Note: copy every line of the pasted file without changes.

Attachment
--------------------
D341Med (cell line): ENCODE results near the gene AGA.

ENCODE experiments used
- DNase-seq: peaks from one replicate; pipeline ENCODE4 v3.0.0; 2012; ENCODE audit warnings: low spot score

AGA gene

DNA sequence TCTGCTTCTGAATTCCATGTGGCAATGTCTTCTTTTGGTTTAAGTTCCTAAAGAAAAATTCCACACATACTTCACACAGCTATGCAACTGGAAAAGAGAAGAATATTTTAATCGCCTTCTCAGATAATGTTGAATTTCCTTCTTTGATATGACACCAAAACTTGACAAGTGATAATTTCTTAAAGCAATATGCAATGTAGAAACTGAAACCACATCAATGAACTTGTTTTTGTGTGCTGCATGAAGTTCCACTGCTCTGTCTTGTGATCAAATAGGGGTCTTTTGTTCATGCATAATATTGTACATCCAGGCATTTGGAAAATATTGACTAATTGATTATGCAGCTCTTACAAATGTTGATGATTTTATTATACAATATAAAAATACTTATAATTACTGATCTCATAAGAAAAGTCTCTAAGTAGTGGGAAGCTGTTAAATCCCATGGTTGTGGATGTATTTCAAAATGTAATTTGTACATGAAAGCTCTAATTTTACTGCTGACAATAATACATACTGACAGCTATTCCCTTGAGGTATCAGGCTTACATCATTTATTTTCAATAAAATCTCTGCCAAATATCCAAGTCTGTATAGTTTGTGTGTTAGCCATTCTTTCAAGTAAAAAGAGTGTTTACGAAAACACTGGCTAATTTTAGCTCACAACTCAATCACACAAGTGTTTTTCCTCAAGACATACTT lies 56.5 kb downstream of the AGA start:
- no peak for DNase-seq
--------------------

D341Med (cell line): ENCODE results near the gene AGA.

ENCODE experiments used
- DNase-seq: peaks from one replicate; pipeline ENCODE4 v3.0.0; 2012; ENCODE audit warnings: low spot score

AGA gene

DNA sequence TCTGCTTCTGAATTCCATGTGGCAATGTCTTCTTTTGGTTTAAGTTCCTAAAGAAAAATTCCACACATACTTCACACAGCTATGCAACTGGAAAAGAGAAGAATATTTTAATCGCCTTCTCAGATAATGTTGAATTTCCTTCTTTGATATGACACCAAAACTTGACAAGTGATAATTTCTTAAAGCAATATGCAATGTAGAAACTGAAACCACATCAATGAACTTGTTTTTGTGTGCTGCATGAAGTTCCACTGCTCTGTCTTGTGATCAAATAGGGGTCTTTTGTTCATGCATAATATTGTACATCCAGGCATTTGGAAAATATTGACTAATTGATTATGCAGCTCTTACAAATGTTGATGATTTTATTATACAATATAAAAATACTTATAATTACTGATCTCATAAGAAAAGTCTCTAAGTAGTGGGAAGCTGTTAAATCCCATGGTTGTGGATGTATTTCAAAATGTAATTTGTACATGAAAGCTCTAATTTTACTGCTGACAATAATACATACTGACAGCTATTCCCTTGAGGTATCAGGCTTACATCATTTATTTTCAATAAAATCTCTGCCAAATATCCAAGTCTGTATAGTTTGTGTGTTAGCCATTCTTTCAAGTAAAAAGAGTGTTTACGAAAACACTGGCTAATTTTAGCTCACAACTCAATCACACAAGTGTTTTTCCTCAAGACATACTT lies 56.5 kb downstream of the AGA start:
- no peak for DNase-seq